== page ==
Planetary exploration of Mars has advanced rapidly in the past decade with high-resolution data from orbiting and landed instruments upending the image of a monotonously arid red planet and raising interest in a search for evidence of past or present Martian life. Cratered landscapes dissected by abandoned channels and active gullies, sedimentary sequences containing phyllosilicate and evaporate minerals, and plumes of atmospheric methane are tantalizing clues about the habitability potential for dynamic Mars. Plausible pathways and relative importance of biotic and abiotic processes during origination and destruction of CH4 on Mars remain highly contentious issues in the scientific community. Nevertheless, treating volatile emissionsas potential atmospheric biomarkers is prudent for planetary protection and is critical for exploration strategies aimed at life detection. The combined objectives of planetary protection and life detection require development, testing and refinement of new instrumental methods for directly determining the concentration and isotopic composition of methane, and other reduced trace gases, in Martian samples collected from the lower atmosphere and in shallow boreholes. During our 3-year field campaign in southwest Greenland (Figure 1) we will analyze seasonal and diurnal variations in concentrations and isotopic compositions of CH4, C2H6, and H2S in bedrock boreholes (0.5 to 2 m depth) and soil pipe wells (1 to 1.5 m depth) intersecting permafrost environments across a study site of about 1 km2. Results of this study in Greenland are fundamental to engineering and scientific preparation for shallow drilling on Mars currently under consideration for future mid-range rover missions.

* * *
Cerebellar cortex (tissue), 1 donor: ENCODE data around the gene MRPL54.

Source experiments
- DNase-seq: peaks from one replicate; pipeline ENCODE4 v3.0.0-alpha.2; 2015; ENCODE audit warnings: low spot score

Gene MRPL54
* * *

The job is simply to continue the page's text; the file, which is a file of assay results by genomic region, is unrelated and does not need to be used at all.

During the 2011 site-selection campaign in Greenland, laser spectroscopy was used to map CH4 emissions, and the orientation of fracture zones and mafic units at the study site were mapped in detail. During the 2012 campaign this spring pipe wells will be hand inserted, instrumented and sealed at 2 wet- and 2 dry-soils locations for testing of gas transfer to instruments via capillary tubes. During the 2012 drilling campaign, data from Open Path Laser (OPL) mapping will be used to target soil and bedrock sites for measurement of reduced gases, temperature, and pressure. Bedrock boreholes at 3 sites will be drilled percussively with instrumentation and sealing done by hand. Each borehole or well will have one fiber optic line and two capillary lines installed by hand through an inert screw-compression seal. The capillary lines will be used to transfer gas into detection instruments at the surface and the fiber optic line will allow transfer of data from temperature and pressure sensors to data loggers. During the 2013 campaign, bedrock boreholes will be drilled percussively with an integrated drill-packer-optic-capillary (DPOC) system as a technology demonstration of semi-autonomous drilling for planetary exploration. Carbon and hydrogen isotopic compositions for methane (CH 4 ) and ethane (C 2 H 6 ) will be determined in the field using commercial instruments for Integrated Cavity Output Spectroscopy (ICOS) (Los Gatos Inc.), and research instruments for Cavity Ring Down Spectroscopy (CRDS) from Goddard Space Flight Center and Princeton University and multi-path tunable laser called the Methane Carbon Isotope Laser Spectrometer (CH 4 CILS) from JPL.